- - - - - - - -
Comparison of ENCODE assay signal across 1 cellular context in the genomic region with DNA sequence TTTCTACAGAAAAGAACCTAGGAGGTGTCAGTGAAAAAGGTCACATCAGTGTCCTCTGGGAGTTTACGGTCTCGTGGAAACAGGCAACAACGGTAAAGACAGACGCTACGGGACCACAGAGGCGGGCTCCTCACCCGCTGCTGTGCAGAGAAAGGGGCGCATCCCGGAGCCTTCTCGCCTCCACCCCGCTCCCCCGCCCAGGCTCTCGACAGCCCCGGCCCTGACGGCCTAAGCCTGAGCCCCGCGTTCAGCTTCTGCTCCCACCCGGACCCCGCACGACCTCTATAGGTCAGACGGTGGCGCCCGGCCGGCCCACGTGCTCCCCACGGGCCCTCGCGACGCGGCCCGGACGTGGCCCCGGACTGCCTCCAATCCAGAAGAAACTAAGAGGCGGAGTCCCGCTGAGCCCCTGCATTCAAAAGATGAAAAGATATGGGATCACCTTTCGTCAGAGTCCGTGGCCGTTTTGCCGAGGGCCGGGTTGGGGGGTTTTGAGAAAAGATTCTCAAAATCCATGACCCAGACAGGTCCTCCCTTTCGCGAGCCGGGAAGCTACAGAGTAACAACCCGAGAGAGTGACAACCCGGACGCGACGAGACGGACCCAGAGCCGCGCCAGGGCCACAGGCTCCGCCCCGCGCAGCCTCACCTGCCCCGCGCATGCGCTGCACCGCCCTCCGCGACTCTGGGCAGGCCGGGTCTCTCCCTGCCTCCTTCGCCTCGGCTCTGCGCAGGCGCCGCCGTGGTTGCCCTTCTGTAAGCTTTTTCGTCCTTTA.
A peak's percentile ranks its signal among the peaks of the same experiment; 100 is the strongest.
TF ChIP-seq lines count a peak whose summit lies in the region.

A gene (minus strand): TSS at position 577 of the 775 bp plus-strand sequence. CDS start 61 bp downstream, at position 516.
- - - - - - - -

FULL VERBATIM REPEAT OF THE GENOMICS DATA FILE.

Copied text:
Comparison of ENCODE assay signal across 1 cellular context in the genomic region with DNA sequence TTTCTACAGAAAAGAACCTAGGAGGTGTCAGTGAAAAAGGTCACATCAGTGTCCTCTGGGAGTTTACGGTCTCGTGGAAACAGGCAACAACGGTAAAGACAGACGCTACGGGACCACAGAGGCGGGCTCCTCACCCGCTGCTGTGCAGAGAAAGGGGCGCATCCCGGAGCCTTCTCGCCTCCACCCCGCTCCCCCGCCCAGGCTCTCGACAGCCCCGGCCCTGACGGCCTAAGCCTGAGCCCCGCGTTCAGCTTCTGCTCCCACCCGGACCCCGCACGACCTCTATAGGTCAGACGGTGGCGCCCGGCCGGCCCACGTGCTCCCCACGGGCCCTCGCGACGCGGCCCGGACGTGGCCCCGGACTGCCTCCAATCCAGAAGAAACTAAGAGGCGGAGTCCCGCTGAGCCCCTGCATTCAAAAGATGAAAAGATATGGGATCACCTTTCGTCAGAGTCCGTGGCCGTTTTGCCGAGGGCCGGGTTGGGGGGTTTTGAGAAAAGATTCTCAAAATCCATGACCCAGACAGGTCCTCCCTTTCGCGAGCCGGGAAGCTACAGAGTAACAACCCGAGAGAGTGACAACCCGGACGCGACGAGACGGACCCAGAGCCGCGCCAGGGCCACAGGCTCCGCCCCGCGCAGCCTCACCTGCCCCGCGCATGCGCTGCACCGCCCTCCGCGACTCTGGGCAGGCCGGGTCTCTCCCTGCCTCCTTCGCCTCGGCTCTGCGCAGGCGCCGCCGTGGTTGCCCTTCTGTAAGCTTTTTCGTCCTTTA.
A peak's percentile ranks its signal among the peaks of the same experiment; 100 is the strongest.
TF ChIP-seq lines count a peak whose summit lies in the region.

A gene (minus strand): TSS at position 577 of the 775 bp plus-strand sequence. CDS start 61 bp downstream, at position 516.